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Spokane, Washington  Est. May 19, 1883
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With no members north of the river, Spokane school board considers changing electoral system

The Spokane Public Schools district office at Main Avenue and Bernard Street is seen Tuesday, Sept. 24, 2019.  Jesse Tinsley/THE SPOKESMAN-REVIEW (Jesse Tinsley / The Spokesman-Review)
The Spokane Public Schools district office at Main Avenue and Bernard Street is seen Tuesday, Sept. 24, 2019. Jesse Tinsley/THE SPOKESMAN-REVIEW (Jesse Tinsley / The Spokesman-Review)

Spokane residents who live north of the river may feel underrepresented when it comes to how local schools are run. And they should.

Of the 11 people who are current members of or candidates for the Spokane Public Schools board of directors, six have sent their children to Ferris or Lewis and Clark high schools and two more expect to do the same. Two others live in the Chief Garry Park Neighborhood south of the Spokane River, and another resides just west of downtown.

Not one lives north of the river.

While it may not be taxation without representation, people have noticed – including the board itself.

At the instigation of member Mike Wiser, the board is taking the first steps toward changing how its members are elected.

At a 5:30 p.m. meeting today, the school board will discuss the idea of switching from an at-large system – whereby members are elected by all voters – to a district format to ensure districtwide representation.

“At this point, we are exploring what this might look like, pros and cons, how to accomplish if that is determined to be a positive direction,” board President Sue Chapin said Monday.

“We are looking at the potential for a way to assure some geographic distribution of board members instead of all at-large,” Chapin added.

No decisions will be made tonight), but the conversation could move the issue forward in time for the next board election, in 2021.

Until then, there will be no representation from north of the Spokane River.

That’s too bad, said Luc Jasmin III, who ran for the board this year partly to amplify the voices of northeast Spokane.

Jasmin had strong credentials. He owns an early learning center in north Spokane, is the president of the Washington Childcare Centers Association and has experience as a substitute teacher.

“I’m in the neighborhood every single day and interacting with them every single day,” Jasmin said Monday. “We all have different perspectives, different experiences, and it adds that representation.”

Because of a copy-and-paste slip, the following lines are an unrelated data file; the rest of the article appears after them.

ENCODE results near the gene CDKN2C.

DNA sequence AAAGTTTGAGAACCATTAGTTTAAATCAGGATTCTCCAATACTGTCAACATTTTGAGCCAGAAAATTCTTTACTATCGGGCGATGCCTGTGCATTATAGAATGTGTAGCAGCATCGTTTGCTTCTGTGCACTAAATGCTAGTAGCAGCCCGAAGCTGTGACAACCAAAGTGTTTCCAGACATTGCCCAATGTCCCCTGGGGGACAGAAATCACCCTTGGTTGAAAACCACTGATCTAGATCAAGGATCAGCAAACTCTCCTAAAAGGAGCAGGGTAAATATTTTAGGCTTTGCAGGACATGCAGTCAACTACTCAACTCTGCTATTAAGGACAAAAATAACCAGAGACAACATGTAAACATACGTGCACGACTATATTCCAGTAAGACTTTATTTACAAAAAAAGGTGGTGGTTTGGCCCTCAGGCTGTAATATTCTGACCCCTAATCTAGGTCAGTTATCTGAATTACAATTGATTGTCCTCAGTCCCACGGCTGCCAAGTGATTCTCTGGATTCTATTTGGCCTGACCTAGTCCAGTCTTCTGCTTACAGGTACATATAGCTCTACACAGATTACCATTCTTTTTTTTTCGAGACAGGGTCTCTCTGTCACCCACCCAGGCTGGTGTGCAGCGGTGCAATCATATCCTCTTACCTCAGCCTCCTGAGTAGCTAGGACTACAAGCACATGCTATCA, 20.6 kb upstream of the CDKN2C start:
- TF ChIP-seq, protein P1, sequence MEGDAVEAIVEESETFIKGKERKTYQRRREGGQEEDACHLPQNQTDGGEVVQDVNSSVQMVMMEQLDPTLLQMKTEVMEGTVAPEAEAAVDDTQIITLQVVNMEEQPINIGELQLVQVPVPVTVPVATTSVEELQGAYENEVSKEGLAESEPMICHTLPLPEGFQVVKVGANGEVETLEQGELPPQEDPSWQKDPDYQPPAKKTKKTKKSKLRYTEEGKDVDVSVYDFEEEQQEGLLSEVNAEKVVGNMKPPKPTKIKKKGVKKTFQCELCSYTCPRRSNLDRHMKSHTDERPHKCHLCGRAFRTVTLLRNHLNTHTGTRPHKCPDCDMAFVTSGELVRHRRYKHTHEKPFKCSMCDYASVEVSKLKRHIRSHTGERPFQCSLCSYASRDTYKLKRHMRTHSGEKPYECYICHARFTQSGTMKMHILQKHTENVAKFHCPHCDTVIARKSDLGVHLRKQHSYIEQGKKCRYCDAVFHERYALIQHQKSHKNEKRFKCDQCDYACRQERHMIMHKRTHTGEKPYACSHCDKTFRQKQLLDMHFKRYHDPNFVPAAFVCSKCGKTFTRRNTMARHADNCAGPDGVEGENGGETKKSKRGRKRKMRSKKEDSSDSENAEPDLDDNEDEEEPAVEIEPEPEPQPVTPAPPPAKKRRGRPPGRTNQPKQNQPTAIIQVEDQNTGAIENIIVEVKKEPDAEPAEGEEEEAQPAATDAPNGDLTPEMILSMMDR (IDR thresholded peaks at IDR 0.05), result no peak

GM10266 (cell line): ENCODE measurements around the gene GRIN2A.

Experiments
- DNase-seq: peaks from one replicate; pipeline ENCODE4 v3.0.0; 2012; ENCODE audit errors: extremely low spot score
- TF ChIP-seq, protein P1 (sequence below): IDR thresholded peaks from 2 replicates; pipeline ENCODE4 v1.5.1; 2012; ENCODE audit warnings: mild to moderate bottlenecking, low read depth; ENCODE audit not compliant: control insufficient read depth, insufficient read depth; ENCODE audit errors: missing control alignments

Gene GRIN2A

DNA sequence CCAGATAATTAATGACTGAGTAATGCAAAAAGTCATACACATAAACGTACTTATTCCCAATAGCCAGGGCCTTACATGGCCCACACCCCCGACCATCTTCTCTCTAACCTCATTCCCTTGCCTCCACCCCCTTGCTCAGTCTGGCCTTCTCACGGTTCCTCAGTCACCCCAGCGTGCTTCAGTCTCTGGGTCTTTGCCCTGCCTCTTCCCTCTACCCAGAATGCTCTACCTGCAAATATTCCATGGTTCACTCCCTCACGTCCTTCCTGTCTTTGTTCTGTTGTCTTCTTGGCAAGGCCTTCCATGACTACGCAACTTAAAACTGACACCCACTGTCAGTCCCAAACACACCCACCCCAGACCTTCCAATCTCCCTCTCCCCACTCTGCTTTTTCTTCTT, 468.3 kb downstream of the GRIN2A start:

Jasmin put up signs and ran a solid campaign, but finished a distant third in the Position 2 primary on Aug. 6. The top vote-getters, Jenny Slagle and Kelli MacFarlane, live on or near the South Hill.

All three departing board members – Chapin, Deana Brower and Brian Newberry – sent their kids to Ferris.

Of the two returnees, Wiser has children at LC and Jerrall Haynes lives north of the East Central Neighborhood.

Position 1 candidates Nikki Lockwood and Katey Treloar both live on the South Hill, as does Position 4 candidate Kevin Morrison. His opponent, Erin Georgen, resides in the Chief Garry Park area.

The board had a chance to address the geographic imbalance in 2017, when two positions were vacated by the resignations of Bob Douthit and Paul Schneider.

The positions drew applicants from throughout the city, but the board selected Wiser and Newberry.

However, there’s no hint of any preferential treatment for the South Hill on the current board.

Included in last year’s $495 million bond are six new middle school buildings; four of those will be located north of the river. Moreover, the north side will be the first to get upgrades, at Glover and Shaw middle schools.

However, a district format would change the dynamics of school board elections.

For example, in a five-district format, Jasmin would presumably have a strong chance in northeast Spokane.

Jasmin isn’t sure if he would run again, but a district format would boost his chances and give a stronger voice to north Spokane families.

“If we don’t have that perspective, they get overlooked,” Jasmin said. “The school board does a good job, but does that always represent the demographics of the rest of Spokane?”

Should the process go beyond the conversation stage, the district has three choices: status quo, a five-district format or a mix of the two.

All have pros and cons.

The current system tends to draw a larger pool of candidates while reducing the possibility of vote-trading and narrow-interest voting, according to the National League of Cities.

However, at-large elections can weaken the representation of ethnic or racial groups, especially if they are concentrated in one area.

A district format would address that issue. It also would increase the chances of electing a school board member more attuned to a particular section of town and constituency.

On the other hand, district representation can lead to more infighting and less likelihood of promoting the common good.

Another possibility would be a mix, such as three district positions and two at-large. The city of Spokane employs yet another variant, with three districts of two City Council members each, plus a council president, for a total of seven positions.

Most school districts in the state use the at-large system. The most notable exception is Seattle, which has seven district-elected board members.

Coeur d’Alene has a five-member board, with members elected from geographic zones.

Central Valley employs yet another formula. Board members must live in a certain areas, known as “director districts,” within the larger district. But all are elected at large.

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